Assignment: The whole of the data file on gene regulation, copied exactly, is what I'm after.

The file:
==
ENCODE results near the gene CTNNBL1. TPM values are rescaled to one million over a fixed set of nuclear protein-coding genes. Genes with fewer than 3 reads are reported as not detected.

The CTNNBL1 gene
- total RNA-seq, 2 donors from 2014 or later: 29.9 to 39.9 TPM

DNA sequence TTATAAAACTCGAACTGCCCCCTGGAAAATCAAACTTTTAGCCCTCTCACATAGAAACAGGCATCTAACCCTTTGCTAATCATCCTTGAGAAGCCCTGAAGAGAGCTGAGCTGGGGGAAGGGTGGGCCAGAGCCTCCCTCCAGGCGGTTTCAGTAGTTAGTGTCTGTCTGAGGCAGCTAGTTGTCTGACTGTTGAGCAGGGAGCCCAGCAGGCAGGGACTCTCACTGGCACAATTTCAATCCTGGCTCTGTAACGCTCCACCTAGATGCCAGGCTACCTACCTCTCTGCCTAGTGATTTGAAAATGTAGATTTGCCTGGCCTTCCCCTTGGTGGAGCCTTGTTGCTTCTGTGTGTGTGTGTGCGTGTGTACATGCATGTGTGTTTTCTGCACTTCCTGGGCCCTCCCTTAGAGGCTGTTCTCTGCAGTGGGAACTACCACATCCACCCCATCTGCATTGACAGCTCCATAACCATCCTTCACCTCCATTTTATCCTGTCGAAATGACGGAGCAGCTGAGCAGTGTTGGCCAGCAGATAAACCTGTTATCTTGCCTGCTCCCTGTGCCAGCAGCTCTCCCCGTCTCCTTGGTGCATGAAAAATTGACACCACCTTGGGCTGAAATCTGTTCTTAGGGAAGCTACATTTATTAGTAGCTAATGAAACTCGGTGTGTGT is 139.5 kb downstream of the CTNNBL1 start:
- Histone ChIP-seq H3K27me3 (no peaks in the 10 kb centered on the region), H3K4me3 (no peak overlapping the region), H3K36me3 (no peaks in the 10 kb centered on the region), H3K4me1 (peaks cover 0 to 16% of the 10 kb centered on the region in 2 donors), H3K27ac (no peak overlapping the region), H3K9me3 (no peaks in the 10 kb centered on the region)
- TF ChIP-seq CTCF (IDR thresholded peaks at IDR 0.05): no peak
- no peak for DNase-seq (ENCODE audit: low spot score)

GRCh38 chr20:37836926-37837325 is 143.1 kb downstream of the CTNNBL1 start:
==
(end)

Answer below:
ENCODE results near the gene CTNNBL1. TPM values are rescaled to one million over a fixed set of nuclear protein-coding genes. Genes with fewer than 3 reads are reported as not detected.

The CTNNBL1 gene
- total RNA-seq, 2 donors from 2014 or later: 29.9 to 39.9 TPM

DNA sequence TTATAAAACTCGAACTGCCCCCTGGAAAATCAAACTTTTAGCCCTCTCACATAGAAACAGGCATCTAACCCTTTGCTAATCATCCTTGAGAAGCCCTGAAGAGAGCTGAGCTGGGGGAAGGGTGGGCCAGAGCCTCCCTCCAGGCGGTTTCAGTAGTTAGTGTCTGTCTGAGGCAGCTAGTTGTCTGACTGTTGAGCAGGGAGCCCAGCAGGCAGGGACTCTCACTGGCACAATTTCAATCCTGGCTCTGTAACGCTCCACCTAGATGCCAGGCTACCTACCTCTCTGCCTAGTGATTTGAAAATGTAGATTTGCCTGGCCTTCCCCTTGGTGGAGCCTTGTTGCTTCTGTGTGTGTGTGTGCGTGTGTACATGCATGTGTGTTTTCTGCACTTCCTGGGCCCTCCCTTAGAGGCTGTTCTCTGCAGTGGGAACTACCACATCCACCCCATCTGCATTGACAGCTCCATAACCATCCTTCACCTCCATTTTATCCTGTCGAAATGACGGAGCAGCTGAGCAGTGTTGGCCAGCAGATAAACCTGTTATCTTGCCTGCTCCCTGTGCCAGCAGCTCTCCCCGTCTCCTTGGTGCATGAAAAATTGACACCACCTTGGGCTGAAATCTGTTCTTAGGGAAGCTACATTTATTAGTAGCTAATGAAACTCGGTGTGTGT is 139.5 kb downstream of the CTNNBL1 start:
- Histone ChIP-seq H3K27me3 (no peaks in the 10 kb centered on the region), H3K4me3 (no peak overlapping the region), H3K36me3 (no peaks in the 10 kb centered on the region), H3K4me1 (peaks cover 0 to 16% of the 10 kb centered on the region in 2 donors), H3K27ac (no peak overlapping the region), H3K9me3 (no peaks in the 10 kb centered on the region)
- TF ChIP-seq CTCF (IDR thresholded peaks at IDR 0.05): no peak
- no peak for DNase-seq (ENCODE audit: low spot score)

GRCh38 chr20:37836926-37837325 is 143.1 kb downstream of the CTNNBL1 start: